Hair loss is a condition in which the hair gradually begins to thin out, and finally it can disappear altogether. It often means that the hair is thinning out along the central line at the vertex, the highest point on the skull, also called the crown.
It can also give rise to complete baldness in several places on the crown. Baldness usually affects men, while in women, hair loss appears as thinning of the hair to a greater or lesser extent.
Thin hair in men
All men have hair loss sooner or later – it is a completely natural process. It has been estimated that about 20 % of all men aged 20 experience hair loss, about 40 % of all men aged 40, and almost 60 % of all men aged 60 have natural hair loss.
Men who have a hereditary predisposition for early hair loss are typically the ones who lose their hair first.
In men, thinning hair is a condition when the hair begins to thin out at the temples, and finally disappears altogether.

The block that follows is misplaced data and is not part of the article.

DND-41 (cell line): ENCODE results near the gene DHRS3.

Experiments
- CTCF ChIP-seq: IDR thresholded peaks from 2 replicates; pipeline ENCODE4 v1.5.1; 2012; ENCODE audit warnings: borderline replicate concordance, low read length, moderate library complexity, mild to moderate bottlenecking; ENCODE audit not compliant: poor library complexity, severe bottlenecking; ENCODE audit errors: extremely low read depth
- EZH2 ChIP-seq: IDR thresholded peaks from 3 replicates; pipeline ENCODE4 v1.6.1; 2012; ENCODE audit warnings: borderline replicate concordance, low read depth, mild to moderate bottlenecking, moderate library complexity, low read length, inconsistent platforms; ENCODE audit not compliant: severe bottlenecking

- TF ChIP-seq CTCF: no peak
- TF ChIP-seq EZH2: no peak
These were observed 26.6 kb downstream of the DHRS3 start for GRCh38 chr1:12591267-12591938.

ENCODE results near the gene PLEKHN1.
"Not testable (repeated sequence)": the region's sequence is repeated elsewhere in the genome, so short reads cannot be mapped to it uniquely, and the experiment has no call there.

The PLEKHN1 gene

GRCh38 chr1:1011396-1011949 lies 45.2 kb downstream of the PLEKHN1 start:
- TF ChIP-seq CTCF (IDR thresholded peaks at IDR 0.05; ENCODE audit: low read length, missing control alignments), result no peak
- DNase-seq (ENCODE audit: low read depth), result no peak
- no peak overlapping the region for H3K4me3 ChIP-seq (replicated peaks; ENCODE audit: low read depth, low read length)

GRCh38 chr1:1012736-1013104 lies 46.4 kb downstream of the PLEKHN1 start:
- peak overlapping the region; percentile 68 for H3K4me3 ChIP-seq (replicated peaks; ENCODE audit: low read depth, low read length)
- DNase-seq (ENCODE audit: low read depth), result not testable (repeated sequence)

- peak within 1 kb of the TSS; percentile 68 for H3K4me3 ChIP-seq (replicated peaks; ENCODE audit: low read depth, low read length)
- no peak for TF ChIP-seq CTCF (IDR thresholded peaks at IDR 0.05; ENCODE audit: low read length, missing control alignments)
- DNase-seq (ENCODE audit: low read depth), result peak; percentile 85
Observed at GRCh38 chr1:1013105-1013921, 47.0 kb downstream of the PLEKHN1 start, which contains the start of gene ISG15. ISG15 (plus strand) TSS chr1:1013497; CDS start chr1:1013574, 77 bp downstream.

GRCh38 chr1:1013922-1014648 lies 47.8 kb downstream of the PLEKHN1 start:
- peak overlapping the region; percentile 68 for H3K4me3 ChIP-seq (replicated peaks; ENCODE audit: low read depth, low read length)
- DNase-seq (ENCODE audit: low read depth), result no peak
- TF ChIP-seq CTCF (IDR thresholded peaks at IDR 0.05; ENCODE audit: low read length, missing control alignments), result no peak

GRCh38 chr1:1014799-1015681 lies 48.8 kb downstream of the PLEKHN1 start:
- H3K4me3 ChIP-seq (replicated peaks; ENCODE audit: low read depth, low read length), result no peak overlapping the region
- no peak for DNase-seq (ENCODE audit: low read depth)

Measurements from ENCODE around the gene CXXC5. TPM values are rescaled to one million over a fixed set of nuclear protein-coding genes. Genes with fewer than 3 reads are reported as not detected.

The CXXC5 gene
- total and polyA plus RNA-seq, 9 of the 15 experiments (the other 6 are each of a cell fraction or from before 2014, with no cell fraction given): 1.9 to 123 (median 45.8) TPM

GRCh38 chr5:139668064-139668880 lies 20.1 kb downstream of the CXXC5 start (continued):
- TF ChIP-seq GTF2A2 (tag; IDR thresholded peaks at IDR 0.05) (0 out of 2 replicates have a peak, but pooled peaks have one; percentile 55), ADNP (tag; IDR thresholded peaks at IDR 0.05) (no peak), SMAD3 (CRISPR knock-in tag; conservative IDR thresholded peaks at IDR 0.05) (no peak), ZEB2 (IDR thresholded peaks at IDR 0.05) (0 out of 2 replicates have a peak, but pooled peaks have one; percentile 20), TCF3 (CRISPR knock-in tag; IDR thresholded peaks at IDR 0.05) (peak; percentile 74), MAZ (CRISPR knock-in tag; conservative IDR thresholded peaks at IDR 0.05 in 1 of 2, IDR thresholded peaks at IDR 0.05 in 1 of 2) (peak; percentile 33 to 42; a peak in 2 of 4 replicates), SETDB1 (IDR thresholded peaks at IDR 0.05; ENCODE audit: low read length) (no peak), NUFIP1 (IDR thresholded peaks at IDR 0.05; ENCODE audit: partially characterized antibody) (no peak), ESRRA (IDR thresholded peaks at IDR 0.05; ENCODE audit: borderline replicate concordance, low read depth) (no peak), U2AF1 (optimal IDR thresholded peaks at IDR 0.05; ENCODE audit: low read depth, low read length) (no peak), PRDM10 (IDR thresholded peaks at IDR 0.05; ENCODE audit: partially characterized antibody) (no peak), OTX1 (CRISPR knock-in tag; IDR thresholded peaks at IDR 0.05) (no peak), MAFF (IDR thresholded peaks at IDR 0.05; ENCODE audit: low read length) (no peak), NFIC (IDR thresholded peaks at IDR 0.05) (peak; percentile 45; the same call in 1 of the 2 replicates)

Male baldness is the most common type of hair loss, and is often called androgen alopecia.
When a man’s hair begins to drop out, it normally starts at the top. The hair thins at the crown, and finally the typical bald spot appears. Then the high temples appear, as the hairline draws back to the sides. This may lead to bald patches, because there is still hair at the sides of the head and back of the neck.
Some men consequently shave all the hair off, to give a uniform appearance instead of thin hair or patches of thin hair and baldness.
Genetics and hormones
In the great majority of cases of thin hair in men, in fact for nine out of ten men, hair thinning is due to androgenetic hair loss. This means that the hair loss is affected by both hereditary hormonal factors.
At puberty, young men begin to produce large quantities of testosterone. The extensive hormone production causes the hair follicles to shrink, and they gradually become so small that when hairs drop out, new ones no longer grow again. This leads to baldness, and they end up with high temples and a bald crown.
If you are genetically disposed for hair loss, your hair bulbs, where hair growth takes place, are to a greater degree susceptible to testosterone. As you are more susceptible the hormone, it will form dihydrotestosterone, which is a growth-inhibiting substance that is not good for your hair.
Therefore it is not the quantity of testosterone that determines how early you lose your hair – but it is your reaction to it. Men who keep their hair on their heads for longer have neither more nor less testosterone than those who lose their hair faster.